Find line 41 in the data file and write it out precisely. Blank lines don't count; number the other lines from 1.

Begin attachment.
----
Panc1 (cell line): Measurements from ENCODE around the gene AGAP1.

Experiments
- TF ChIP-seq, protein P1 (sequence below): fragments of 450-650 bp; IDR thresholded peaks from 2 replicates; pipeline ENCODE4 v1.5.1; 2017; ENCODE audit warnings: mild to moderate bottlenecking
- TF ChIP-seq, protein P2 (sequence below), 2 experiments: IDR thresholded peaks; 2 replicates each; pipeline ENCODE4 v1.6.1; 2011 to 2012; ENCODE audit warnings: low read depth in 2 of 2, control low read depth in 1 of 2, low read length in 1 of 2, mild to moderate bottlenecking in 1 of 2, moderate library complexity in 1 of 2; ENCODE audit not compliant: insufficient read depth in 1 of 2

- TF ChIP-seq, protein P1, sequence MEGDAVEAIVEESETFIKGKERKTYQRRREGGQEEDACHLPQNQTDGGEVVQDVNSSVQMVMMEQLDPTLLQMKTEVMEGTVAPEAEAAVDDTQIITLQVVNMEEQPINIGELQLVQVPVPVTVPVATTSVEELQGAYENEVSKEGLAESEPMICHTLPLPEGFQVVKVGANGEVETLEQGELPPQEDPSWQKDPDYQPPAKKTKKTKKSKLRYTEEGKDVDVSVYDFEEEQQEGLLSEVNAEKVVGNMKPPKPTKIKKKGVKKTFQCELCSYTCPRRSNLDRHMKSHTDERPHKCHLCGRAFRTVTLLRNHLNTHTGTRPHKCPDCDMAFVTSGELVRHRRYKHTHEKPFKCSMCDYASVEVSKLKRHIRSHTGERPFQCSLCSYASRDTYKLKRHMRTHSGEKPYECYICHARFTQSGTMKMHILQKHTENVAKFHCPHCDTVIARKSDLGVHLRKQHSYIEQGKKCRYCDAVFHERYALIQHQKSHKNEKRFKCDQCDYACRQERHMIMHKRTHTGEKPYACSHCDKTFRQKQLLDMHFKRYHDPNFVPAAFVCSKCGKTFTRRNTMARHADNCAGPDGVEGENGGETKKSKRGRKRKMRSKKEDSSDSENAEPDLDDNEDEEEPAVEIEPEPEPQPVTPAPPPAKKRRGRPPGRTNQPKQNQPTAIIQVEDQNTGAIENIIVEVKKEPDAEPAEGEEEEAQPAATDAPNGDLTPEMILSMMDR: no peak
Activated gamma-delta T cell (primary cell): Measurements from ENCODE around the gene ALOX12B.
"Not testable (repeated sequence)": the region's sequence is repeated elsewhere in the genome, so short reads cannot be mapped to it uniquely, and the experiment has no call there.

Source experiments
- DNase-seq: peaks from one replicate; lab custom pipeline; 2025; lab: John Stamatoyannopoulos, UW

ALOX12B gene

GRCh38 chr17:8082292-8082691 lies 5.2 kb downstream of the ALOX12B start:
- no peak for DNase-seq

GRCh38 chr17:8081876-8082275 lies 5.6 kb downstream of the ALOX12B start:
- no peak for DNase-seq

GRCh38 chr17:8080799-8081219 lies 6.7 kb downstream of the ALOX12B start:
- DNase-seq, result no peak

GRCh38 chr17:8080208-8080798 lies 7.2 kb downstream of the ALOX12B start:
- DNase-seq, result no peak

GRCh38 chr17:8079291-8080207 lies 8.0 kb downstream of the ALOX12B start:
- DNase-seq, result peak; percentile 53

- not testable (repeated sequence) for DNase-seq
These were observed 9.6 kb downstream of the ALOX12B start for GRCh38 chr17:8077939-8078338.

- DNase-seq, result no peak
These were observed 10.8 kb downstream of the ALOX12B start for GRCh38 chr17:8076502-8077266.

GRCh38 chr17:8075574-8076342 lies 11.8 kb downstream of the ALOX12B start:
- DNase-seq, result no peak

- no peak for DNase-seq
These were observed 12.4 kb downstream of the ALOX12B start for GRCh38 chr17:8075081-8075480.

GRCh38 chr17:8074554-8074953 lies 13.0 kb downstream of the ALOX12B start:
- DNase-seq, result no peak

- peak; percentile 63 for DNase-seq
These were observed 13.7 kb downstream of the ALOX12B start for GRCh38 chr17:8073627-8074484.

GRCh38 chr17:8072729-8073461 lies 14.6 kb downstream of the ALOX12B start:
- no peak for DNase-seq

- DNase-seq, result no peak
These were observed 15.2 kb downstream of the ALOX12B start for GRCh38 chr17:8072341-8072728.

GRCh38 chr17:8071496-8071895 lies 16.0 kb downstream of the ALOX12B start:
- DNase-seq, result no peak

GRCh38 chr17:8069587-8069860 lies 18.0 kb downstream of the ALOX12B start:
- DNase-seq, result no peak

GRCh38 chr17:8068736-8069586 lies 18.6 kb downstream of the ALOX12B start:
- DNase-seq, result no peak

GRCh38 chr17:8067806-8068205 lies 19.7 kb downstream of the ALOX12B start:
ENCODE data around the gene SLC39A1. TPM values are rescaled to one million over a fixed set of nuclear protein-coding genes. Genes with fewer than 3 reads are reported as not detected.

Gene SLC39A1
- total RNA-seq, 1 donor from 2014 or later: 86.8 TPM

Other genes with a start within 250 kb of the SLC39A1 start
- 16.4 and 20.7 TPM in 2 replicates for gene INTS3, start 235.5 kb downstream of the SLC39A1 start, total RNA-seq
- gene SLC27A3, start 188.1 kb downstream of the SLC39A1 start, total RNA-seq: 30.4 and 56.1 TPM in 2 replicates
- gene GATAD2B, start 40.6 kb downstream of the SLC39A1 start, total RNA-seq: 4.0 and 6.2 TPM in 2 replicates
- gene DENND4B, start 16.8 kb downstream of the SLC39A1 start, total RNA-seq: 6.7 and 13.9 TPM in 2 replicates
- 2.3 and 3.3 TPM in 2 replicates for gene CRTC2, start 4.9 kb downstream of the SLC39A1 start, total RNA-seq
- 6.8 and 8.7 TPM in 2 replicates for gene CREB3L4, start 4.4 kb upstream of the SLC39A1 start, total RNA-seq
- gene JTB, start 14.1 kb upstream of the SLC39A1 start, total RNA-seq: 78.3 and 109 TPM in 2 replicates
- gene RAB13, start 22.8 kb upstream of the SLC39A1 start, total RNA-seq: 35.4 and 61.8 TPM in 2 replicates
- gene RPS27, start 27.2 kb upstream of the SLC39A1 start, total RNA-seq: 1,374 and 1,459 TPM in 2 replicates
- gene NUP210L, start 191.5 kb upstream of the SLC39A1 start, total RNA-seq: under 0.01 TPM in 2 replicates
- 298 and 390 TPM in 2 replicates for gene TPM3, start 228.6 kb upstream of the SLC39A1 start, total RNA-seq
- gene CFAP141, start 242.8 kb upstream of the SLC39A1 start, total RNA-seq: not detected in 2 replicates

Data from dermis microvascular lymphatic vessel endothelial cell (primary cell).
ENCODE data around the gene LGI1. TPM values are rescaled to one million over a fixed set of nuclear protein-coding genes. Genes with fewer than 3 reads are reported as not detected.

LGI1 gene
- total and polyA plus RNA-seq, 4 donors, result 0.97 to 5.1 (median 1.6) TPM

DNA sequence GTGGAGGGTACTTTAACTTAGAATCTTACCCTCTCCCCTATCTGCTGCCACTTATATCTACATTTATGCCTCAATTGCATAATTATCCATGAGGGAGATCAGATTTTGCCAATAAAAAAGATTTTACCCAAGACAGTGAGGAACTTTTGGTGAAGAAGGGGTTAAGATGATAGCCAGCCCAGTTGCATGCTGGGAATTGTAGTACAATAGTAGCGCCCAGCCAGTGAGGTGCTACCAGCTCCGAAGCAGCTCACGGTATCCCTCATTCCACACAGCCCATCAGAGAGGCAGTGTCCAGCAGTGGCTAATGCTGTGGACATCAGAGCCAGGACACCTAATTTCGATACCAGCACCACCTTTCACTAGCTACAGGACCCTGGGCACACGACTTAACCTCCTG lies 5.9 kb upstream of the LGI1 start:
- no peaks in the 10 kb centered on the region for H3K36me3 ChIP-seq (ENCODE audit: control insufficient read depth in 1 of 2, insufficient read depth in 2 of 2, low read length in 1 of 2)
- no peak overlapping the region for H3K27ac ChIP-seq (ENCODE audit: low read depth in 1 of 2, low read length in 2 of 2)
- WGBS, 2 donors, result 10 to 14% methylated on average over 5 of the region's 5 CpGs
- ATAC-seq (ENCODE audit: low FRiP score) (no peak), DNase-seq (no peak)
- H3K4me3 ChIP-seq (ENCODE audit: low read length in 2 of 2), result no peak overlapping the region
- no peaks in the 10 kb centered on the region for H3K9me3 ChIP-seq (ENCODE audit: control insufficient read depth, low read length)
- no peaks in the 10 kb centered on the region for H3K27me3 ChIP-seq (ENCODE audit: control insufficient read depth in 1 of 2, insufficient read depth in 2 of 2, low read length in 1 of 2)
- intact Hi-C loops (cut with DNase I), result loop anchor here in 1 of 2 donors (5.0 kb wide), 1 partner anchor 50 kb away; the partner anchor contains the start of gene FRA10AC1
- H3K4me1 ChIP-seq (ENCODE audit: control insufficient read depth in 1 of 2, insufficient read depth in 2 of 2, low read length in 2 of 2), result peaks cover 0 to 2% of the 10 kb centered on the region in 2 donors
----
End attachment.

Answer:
GRCh38 chr17:8068736-8069586 lies 18.6 kb downstream of the ALOX12B start: